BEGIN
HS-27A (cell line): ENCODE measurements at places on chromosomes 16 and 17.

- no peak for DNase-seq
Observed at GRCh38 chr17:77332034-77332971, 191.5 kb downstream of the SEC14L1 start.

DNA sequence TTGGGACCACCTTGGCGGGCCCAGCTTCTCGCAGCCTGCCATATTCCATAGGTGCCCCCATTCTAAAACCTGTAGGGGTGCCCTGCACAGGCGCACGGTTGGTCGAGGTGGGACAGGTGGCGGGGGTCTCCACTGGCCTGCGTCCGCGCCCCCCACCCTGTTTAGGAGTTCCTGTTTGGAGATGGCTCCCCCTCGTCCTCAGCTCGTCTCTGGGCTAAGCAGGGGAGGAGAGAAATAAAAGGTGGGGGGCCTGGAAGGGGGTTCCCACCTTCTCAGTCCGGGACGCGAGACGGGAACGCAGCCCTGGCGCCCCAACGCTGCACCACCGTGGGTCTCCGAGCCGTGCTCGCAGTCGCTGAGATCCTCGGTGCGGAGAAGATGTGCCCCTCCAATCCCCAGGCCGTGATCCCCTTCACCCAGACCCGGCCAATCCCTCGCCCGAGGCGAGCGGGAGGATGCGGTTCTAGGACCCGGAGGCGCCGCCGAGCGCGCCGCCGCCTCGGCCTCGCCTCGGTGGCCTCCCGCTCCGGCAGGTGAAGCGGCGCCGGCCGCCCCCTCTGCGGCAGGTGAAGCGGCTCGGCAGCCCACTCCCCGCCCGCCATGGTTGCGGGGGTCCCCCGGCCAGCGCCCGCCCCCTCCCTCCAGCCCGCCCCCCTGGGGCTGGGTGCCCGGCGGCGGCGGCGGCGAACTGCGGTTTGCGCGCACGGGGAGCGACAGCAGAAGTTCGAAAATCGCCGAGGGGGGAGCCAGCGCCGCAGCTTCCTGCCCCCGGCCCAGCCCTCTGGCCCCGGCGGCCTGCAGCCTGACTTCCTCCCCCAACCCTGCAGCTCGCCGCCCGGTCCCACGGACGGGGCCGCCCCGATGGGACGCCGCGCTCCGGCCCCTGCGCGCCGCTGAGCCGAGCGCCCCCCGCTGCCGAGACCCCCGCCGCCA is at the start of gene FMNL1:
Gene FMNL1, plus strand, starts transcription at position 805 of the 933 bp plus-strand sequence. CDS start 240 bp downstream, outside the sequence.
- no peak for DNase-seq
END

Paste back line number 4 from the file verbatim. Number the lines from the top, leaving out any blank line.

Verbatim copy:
DNA sequence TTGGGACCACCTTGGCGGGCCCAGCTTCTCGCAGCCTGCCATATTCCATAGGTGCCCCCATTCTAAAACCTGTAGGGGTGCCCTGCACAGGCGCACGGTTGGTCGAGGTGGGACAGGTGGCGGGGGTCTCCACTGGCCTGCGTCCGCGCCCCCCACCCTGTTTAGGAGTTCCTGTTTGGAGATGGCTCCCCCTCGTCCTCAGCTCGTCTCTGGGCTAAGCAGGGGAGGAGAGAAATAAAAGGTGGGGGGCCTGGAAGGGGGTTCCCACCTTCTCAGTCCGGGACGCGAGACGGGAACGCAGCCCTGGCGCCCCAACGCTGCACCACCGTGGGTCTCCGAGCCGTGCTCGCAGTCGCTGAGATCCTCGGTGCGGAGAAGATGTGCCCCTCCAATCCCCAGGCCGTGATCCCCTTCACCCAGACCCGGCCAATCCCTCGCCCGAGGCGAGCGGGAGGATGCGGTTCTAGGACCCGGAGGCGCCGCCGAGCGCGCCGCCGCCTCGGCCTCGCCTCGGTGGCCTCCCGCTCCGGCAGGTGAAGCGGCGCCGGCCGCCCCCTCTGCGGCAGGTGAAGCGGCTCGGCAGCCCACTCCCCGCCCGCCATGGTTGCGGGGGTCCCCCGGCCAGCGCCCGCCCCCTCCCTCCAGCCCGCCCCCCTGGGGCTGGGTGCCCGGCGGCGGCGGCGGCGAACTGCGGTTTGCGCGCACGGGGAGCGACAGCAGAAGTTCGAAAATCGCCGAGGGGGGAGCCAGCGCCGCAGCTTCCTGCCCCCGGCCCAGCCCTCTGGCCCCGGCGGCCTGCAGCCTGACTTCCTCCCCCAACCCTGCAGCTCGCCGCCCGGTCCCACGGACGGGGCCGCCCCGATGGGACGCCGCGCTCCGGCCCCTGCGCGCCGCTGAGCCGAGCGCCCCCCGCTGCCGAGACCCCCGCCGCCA is at the start of gene FMNL1: